A member of the cabbage family, broccoli delivers an almost unmatched burst of vitamins, minerals and fiber, and has powerful antioxidant and anti-inflammatory properties. Where this leafy green cruciferous vegetable has suffered, however, is through overcooking, which renders the fluffy florets into an insipid mush and turns the sweet, snappy stalks into limp, uninspiring fiber. Broccoli can be eaten raw; if it is cooked, the best option is to steam it for just a few minutes to retain as many nutrients as possible; the next best option is slow cooking, which can produce a flavorsome, robust product over a longer period without boiling the stalks into submission.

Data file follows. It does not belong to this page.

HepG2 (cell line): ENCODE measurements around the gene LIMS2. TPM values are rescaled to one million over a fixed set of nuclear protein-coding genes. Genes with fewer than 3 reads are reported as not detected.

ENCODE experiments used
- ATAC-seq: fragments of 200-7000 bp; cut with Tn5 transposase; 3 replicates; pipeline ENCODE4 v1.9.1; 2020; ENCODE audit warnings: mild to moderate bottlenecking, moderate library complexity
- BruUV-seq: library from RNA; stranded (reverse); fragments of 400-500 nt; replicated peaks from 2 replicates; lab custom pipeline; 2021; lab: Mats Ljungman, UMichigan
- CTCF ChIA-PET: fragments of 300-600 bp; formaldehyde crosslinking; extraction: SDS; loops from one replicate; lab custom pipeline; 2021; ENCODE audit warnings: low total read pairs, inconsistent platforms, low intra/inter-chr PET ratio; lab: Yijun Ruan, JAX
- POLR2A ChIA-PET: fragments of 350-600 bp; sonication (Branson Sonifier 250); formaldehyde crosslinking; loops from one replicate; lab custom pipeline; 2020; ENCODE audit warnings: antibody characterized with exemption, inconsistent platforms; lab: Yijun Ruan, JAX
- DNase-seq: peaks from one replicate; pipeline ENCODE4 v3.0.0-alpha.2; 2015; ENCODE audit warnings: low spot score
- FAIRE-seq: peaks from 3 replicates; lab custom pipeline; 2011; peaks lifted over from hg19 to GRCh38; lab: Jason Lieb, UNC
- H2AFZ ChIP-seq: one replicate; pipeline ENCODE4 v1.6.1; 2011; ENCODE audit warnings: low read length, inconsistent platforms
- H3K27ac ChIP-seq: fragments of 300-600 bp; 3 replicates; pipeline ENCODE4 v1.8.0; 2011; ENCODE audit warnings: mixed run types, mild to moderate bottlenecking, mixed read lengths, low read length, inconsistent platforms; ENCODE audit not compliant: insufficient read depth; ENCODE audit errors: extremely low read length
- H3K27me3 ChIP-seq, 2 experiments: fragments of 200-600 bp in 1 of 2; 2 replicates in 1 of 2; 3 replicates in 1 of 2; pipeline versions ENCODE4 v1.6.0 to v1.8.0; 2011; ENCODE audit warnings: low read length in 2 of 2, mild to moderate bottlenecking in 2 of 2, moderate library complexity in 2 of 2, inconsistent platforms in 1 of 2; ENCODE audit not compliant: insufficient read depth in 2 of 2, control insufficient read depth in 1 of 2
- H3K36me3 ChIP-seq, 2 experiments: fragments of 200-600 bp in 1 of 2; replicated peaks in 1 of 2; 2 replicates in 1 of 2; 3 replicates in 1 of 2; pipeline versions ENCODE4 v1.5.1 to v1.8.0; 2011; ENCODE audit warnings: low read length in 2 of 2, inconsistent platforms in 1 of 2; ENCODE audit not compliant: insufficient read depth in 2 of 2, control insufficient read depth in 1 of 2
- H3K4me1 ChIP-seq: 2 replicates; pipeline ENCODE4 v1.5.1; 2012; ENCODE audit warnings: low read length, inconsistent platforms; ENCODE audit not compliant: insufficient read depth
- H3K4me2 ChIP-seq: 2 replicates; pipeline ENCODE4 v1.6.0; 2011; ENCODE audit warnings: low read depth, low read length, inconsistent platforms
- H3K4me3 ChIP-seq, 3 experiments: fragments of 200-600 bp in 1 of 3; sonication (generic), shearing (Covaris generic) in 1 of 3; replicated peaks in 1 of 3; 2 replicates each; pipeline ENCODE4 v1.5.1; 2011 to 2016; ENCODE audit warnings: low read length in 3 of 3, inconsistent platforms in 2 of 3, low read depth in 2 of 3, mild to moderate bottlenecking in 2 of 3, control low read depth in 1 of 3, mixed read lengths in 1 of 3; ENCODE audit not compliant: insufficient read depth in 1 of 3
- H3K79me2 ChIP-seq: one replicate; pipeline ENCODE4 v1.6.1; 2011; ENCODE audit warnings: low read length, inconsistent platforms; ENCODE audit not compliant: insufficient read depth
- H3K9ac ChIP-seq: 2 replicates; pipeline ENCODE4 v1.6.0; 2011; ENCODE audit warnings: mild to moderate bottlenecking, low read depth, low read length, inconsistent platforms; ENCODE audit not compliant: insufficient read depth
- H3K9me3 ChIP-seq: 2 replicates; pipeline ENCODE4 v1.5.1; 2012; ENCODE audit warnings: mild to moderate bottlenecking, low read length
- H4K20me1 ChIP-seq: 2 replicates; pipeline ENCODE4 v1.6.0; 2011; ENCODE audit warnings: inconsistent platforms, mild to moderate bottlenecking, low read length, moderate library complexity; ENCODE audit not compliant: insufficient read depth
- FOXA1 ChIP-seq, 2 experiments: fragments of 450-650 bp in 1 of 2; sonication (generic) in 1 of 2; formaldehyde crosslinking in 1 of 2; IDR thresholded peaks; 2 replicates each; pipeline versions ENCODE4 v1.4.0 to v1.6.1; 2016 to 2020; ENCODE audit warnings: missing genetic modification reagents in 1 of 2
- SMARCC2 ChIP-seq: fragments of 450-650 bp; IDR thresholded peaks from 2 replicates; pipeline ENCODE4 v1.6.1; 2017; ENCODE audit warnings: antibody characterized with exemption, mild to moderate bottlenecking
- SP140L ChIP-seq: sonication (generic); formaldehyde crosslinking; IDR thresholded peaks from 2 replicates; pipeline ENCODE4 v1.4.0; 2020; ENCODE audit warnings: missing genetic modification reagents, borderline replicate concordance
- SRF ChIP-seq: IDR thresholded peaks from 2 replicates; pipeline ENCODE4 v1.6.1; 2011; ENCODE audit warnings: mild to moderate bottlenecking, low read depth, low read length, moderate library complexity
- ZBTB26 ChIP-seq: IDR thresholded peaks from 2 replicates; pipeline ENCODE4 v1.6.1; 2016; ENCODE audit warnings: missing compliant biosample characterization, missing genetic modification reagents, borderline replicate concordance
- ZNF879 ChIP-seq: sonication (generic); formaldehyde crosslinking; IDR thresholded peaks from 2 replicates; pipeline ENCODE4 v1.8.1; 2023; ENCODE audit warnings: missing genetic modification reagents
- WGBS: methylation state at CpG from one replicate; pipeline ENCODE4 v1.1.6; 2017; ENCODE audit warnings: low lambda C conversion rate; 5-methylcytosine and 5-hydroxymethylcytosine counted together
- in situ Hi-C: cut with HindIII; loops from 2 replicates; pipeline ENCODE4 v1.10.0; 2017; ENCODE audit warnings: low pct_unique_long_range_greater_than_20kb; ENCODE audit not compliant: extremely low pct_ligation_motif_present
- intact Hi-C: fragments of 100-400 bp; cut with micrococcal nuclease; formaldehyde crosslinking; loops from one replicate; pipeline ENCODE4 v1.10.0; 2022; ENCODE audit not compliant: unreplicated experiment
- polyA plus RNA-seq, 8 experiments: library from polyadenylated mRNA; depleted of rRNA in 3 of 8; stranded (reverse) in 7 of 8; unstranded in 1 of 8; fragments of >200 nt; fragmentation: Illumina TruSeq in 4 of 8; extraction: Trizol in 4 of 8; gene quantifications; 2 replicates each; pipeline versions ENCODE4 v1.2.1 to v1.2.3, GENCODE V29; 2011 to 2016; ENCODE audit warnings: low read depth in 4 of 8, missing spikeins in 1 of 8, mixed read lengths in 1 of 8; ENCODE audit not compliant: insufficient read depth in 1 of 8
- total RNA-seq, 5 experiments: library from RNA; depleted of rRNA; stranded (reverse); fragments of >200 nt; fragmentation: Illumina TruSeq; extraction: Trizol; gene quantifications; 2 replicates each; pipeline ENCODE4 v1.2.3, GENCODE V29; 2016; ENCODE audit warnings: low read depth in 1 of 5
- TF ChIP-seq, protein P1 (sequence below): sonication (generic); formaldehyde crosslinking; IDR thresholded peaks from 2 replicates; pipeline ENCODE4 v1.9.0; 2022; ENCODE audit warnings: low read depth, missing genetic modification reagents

Trim the stem of each broccoli head to remove any tough or tainted stalk parts.
Chop the head into florets with a sharp knife.
Rinse thoroughly under cold water.
Place the florets into the slow cooker and add ½ cup of water and a pinch of salt and a sprinkling of pepper.
Place the lid on the cooker and set it to low. Cook for approximately two hours -- until the broccoli stalks are tender but before the florets turn mushy.
Drain thoroughly, toss with butter or drizzle with olive oil if desired, and serve.